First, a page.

Among the top seniors are first baseman/outfielder Andrew Jenner (Winthrop signee), outfielder Gabriel Cabrera (Central Florida), infielder/right-hander Thomas Pogacsas (Newberry) and right-hander Luis Esposito (Broward College). Senior right-hander Luke Schiltz (Florida Southwestern St. Coll.) is a move-in from Cartersville, Ga.

The top juniors who were on the varsity last season as sophomores, include infielder Coby Mayo, catcher Colin Flynn (UCF commit) and outfielder Carter Brady  (Charleston Southern). These guys are all in this together.

“Obviously, the chemistry is there,” Coach Fitz-Gerald said. “We’ve got a lot of experience returning, especially in key positions, and then we’ve got some guys back that are healthy who were hurt a little bit last year. We’re ready to go in all phases: pitching, offensively and defensively. We should be solid all the way around; I really like this ballclub.”

The team isn’t living in the past but it is determined not to forget it, either. Fitz-Gerald said his message to the team this year is the same as it was a year ago. He acknowledged that everyone lost friends and even loved ones on that tragic day last February but he also reminded them – bluntly, perhaps – that they need to understand those people aren’t coming back.

“We can always honor them and we won’t ever forget them, but no matter what we do they’re not coming back, so we have to press on,” he said. “They wouldn’t want us to not move forward and they’d be disappointed in us if we didn’t move forward.”

Yeoward recalled how, after a period of mourning, the team went right back to work, realizing that it was “go-time” again. He said the players knew they had to “man-up” and be strong for other people whose losses may have been even greater than their own.

“Every time we played it was for the people that we lost in that tragedy,” Yeoward said. “It was for the community and that’s how we played our season.”

He expects more of the same in 2019: “This season I feel like is going to be the same high-intensity, high-energy games that we’ve always had, especially coming off of last year. We’re going to have the same energy – the same will, the same want – and we’re going to get it done.”

Added Hunter Fitz-Gerald: “I think we’re going to be really good this year. We’re starting to put all the pieces together, we’re practicing really well and I think everyone’s really focused this year. We’re all here for each other; we’re kind of like a family. We’ve got a good brotherhood going  with good chemistry between each other.”

… … …

THERE WAS AN OUTPOURING OF SUPPORT FOR THE ENTIRE Stoneman Douglas HS community from across the country in the wake of the tragedy from not only alumni – the Cubs’ Anthony Rizzo delivered an emotional speech the day after the shooting – but from neighboring school districts.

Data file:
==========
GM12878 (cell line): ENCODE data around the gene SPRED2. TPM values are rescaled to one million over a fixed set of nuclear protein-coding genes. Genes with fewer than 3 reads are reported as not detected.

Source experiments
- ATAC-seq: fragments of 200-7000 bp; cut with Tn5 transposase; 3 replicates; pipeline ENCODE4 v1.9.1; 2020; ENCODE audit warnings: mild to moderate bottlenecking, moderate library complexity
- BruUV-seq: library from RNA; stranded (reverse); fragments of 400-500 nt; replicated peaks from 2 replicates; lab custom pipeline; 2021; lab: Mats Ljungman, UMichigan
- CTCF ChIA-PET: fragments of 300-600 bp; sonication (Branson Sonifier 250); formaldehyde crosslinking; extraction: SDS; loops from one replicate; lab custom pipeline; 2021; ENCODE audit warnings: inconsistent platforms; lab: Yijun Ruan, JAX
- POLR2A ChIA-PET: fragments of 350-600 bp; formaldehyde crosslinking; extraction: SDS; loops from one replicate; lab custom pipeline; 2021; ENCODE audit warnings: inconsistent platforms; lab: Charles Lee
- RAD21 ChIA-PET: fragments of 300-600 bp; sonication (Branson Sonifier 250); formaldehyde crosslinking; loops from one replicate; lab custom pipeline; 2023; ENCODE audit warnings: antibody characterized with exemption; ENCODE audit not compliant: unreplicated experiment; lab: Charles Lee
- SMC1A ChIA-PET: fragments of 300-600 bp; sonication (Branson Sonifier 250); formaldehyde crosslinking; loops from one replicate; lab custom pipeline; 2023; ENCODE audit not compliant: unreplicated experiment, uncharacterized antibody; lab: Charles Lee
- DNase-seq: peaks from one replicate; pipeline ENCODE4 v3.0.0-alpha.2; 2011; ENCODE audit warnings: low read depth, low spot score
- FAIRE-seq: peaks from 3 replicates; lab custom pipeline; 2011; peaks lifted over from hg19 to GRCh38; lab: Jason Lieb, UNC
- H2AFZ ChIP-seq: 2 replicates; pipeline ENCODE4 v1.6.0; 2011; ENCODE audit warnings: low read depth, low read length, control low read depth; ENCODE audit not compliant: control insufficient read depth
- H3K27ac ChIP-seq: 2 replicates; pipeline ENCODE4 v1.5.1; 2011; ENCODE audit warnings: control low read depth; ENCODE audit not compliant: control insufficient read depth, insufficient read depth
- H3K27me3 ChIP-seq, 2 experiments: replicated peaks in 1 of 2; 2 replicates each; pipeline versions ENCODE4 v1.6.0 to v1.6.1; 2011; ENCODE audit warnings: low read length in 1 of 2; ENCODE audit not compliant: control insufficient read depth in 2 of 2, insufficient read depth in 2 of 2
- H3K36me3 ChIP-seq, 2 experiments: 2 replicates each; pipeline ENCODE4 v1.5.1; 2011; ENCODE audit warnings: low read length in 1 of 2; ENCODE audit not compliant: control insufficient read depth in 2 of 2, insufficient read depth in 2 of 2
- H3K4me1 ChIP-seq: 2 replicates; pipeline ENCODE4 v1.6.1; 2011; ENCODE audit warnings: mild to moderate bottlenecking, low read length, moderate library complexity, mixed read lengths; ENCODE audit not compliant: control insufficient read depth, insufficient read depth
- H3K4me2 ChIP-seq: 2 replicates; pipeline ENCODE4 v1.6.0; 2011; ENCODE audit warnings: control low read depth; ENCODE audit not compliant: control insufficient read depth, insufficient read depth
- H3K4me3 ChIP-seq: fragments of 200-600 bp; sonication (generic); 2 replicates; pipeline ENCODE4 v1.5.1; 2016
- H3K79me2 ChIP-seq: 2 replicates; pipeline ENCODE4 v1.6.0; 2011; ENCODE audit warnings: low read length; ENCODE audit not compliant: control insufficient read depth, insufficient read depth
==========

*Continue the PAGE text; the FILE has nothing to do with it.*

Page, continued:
Todd Fitz-Gerald told PG that his good friend Ray Evans, then the coach at nearby Flanagan HS, invited the team to come over to his school and practice during the time students and faculty weren’t yet allowed back on the SDHS campus. Numerous other districts came through with monetary donations while also offering emotional support.

“There was just a lot of support from a lot of those schools; It was really special,” he said.

Those schools’ baseball teams are also the Eagles’ rivals and the matter of winning baseball games can once again be the focus of everyone involved moving forward.

“The school is rockin’ and rollin’ and we’re kind of getting back to some kind of normalcy,” Fitz-Gerald said. “You have a constant reminder every day just having to see the (school) building, but the kids are doing good. As we’ve always said, the fall sports kick (the school year) off, so if the fall sports are successful it usually kind of carries over. … The players are loose, they’re excited and they’re ready to get going; we’re on a mission, so we’ll see.”

Heinrich, the senior right-hander, told PG that he felt the momentum created by the run to the regional final last year was certain to carry over into this season. He noted that there are four or five guys on this team who have been playing on the same teams since they were 8 years old and he called the chemistry the players share with one another “ridiculous.”

“There is definitely a lot of positive energy going into the season with our baseball team,” Heinrich said. “We’re brothers … and we all know each other and we’ve known each other our whole lives. Just coming together this last season for our seniors, it’s going to be a lot of fun.”

Fitz-Gerald acknowledged the positive energy level surrounding his program and added that he and his staff of assistant coaches all feel rejuvenated. “It’s exciting, it’s a rebirth, maybe. It’s just like, hey, it’s time to go,” he said.

With the one-year anniversary of the tragedy just a week away, the people within the baseball program – coaches, players, parents, friends – know that the events of a year ago will once again be at the forefront. The remembrances and reflections will be emotional and maybe once again lift these Eagles to new heights.

“The sky is definitely the limit,” the senior Yeoward said. “I don’t think anyone is going to be able to stop us if actually play how we can play and how we’ve been practicing. We’re a tight group and we stay together; we all stay positive and that’s how we’re going to continue to be.”

“We have each other’s backs – we’re always picking each other up – and just helping each other out,” Hunter Fitz-Gerald said, repeating the team’s mantra. “We’re trying to make each other better day-in and day-out.”

Coach Fitz-Gerald knows it’s important that the players and coaches – everyone at the school, for that matter – keep reminding themselves how fortunate they are and how lucky they are to be where they’re at in the spring of 2019. It’s something that can’t ever be taken for granted.

“You have to live life every day to the best of your ability and take every day for what it is because it could be your last,” he concluded.